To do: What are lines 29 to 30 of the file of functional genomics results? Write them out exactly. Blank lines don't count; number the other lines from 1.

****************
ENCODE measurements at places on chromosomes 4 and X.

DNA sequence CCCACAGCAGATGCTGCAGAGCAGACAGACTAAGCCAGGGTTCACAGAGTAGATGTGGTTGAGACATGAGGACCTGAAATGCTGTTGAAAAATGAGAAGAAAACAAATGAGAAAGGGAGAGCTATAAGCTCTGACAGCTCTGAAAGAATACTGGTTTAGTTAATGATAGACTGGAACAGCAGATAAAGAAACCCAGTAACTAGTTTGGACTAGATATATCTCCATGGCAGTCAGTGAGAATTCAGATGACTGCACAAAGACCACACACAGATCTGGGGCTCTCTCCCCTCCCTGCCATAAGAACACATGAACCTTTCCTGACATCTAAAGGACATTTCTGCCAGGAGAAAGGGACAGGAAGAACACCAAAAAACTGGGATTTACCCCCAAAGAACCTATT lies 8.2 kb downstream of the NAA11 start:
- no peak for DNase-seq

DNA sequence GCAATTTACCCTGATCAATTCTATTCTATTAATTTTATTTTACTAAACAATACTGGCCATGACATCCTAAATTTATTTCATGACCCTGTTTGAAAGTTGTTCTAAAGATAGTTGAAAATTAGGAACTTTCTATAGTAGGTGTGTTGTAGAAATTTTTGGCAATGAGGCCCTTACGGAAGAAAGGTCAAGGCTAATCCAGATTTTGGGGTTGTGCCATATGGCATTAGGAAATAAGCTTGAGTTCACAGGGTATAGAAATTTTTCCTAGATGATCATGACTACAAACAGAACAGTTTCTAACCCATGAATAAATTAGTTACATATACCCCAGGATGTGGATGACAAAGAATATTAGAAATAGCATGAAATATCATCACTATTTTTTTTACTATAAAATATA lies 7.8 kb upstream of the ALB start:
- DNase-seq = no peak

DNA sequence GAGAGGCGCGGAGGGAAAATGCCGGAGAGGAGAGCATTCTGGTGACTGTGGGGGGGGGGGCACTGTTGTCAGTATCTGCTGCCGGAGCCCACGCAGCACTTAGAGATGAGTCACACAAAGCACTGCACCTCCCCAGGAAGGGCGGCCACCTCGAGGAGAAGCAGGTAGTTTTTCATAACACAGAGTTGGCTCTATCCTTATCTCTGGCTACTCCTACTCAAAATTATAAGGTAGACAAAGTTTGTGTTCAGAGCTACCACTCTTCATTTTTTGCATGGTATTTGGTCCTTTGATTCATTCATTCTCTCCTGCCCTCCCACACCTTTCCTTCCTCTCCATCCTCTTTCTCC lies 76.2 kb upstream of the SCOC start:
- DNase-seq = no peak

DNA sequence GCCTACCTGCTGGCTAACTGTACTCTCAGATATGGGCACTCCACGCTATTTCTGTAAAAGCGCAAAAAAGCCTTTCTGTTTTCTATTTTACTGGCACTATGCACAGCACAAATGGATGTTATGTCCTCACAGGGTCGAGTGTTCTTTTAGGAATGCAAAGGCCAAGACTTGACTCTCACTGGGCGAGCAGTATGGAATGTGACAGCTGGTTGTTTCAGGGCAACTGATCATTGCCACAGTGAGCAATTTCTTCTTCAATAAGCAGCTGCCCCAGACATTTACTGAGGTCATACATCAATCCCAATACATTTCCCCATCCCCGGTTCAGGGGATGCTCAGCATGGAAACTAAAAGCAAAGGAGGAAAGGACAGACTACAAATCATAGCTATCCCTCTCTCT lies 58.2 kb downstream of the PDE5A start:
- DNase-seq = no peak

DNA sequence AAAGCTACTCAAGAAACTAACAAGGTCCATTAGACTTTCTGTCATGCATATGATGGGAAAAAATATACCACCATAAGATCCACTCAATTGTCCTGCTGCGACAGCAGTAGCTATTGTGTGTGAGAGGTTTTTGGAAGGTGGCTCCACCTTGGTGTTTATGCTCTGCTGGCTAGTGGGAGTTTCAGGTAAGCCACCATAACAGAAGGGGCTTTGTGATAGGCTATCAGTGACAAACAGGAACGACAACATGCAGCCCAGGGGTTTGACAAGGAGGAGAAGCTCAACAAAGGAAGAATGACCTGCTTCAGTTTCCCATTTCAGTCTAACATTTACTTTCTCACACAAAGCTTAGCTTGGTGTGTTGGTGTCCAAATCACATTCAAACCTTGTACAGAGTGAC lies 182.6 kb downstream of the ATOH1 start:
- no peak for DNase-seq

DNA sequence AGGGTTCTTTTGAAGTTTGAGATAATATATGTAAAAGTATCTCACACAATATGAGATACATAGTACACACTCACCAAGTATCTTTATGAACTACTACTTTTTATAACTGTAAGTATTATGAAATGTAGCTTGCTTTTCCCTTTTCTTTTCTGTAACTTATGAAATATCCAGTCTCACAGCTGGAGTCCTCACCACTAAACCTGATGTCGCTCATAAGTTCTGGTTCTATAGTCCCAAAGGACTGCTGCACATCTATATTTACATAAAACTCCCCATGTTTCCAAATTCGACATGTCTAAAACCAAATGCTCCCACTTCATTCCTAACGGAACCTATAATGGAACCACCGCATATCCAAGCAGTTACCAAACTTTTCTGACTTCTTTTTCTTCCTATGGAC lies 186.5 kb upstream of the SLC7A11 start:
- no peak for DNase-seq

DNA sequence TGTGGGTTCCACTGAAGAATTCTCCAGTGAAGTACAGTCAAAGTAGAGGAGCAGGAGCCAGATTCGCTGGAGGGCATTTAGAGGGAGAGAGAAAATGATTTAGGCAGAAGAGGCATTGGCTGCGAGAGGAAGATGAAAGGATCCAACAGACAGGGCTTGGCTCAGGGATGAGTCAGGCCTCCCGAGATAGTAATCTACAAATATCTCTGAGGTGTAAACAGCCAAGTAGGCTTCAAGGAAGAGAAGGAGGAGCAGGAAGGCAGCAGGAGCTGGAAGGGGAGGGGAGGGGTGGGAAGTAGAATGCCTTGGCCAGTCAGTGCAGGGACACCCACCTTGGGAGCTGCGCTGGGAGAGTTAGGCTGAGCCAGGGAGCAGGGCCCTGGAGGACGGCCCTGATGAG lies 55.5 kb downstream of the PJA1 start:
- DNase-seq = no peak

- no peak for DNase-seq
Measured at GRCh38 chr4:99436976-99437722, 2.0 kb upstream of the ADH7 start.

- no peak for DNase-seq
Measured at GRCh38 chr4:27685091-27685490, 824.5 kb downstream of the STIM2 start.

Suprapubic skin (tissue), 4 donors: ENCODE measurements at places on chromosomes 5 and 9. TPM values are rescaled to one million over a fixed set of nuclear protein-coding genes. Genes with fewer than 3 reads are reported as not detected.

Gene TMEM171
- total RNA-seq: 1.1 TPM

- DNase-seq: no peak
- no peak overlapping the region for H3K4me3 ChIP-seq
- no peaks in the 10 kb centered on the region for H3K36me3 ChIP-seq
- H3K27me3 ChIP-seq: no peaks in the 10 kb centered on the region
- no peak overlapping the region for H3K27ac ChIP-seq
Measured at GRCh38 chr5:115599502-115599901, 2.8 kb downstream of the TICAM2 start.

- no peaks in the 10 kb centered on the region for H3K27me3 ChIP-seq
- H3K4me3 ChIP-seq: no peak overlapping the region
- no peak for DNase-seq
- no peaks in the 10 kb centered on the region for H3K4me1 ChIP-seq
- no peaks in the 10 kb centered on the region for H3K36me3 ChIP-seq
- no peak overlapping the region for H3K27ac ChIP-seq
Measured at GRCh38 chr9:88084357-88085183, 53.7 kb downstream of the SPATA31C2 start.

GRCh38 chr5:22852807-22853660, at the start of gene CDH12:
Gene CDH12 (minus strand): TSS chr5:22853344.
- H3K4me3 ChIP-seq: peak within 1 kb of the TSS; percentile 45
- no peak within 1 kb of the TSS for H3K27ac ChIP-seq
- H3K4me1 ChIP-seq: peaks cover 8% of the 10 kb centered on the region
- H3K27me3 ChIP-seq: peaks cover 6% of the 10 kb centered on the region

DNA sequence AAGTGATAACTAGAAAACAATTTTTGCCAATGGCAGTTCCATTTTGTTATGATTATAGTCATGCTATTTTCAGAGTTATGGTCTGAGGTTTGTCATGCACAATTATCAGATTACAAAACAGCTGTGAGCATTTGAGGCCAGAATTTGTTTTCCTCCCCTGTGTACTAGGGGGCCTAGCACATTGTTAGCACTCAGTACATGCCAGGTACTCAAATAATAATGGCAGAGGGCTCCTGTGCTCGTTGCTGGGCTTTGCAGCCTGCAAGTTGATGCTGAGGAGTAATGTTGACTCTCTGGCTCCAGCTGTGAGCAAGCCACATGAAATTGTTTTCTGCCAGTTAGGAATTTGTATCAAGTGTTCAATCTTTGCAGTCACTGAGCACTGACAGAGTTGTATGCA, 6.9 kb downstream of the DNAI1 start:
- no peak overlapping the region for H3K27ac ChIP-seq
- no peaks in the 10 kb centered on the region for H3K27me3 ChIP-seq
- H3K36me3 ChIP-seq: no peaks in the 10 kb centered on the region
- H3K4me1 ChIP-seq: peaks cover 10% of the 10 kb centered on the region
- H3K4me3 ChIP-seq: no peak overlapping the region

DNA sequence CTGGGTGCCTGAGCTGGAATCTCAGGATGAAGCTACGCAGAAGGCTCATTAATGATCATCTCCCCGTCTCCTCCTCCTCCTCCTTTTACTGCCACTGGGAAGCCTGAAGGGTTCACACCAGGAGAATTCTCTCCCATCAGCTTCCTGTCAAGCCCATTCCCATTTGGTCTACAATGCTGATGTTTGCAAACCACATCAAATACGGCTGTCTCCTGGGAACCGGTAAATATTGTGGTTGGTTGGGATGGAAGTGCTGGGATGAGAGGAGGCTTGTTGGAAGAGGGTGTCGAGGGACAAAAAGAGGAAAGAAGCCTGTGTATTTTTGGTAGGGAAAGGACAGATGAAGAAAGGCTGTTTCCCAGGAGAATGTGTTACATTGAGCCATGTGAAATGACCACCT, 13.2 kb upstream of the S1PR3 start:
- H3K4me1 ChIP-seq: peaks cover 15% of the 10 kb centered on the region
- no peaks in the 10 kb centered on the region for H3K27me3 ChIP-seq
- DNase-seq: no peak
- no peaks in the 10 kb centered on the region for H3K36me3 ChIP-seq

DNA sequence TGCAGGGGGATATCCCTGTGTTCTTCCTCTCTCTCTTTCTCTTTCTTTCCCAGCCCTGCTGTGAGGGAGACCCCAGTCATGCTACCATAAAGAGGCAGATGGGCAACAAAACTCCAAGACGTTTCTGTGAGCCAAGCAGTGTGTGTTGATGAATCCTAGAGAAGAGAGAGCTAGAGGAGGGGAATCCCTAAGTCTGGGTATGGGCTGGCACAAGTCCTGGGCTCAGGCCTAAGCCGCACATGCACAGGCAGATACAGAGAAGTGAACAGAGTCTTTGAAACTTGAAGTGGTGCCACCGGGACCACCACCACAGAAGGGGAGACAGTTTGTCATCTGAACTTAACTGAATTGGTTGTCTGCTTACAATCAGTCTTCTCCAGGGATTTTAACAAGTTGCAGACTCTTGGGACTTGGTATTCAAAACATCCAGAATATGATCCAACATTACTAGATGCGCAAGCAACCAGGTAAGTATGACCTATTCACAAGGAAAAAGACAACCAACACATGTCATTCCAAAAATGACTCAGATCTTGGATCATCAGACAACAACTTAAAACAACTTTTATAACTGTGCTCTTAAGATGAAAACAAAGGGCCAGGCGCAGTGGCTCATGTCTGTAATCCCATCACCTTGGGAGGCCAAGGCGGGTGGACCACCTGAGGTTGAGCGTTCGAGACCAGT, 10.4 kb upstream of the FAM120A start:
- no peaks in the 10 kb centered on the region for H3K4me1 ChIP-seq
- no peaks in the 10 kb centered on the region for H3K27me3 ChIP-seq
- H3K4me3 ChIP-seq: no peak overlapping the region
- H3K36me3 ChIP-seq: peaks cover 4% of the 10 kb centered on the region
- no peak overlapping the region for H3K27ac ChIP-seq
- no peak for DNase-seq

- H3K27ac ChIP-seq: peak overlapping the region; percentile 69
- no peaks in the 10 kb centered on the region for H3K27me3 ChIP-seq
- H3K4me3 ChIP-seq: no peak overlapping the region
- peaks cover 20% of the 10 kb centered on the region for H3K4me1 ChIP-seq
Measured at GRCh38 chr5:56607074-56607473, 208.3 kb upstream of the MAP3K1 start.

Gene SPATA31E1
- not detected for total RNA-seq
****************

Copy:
- no peaks in the 10 kb centered on the region for H3K27me3 ChIP-seq
- H3K4me3 ChIP-seq: no peak overlapping the region